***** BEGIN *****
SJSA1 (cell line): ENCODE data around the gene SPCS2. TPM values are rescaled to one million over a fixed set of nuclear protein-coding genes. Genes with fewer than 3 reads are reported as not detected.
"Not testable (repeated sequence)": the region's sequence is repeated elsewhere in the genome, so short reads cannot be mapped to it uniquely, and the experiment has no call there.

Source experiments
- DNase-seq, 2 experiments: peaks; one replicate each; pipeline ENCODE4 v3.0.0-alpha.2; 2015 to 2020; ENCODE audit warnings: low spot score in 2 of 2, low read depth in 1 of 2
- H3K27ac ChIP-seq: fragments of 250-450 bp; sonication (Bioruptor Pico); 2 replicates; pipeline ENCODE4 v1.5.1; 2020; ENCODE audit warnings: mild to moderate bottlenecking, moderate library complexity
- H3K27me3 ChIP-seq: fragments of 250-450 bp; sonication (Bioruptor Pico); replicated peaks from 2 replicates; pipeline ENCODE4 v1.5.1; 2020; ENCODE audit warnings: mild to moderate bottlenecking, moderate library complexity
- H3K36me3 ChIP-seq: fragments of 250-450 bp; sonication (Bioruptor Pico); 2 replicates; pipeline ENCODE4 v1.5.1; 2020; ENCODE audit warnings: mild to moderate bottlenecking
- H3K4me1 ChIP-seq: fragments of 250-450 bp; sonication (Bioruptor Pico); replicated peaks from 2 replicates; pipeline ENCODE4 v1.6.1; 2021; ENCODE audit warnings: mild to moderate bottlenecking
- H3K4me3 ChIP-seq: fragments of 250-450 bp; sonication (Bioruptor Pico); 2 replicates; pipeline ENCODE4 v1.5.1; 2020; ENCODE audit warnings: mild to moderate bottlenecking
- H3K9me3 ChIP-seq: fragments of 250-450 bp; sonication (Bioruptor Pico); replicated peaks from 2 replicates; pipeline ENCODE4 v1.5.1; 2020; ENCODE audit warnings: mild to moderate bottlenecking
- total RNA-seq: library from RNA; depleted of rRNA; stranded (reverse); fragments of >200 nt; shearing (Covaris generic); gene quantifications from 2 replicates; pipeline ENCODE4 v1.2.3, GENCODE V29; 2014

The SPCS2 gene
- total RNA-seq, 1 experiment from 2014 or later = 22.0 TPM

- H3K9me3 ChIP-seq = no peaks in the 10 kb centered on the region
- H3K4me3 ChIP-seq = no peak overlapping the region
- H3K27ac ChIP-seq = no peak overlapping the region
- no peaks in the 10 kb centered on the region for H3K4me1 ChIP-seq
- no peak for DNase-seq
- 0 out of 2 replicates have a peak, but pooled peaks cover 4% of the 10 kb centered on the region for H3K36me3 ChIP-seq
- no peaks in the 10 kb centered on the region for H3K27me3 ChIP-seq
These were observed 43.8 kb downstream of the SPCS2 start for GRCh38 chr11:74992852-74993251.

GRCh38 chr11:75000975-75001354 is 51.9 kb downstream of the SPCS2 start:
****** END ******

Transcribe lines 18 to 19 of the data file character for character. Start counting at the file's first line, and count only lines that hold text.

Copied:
- no peak for DNase-seq
- 0 out of 2 replicates have a peak, but pooled peaks cover 4% of the 10 kb centered on the region for H3K36me3 ChIP-seq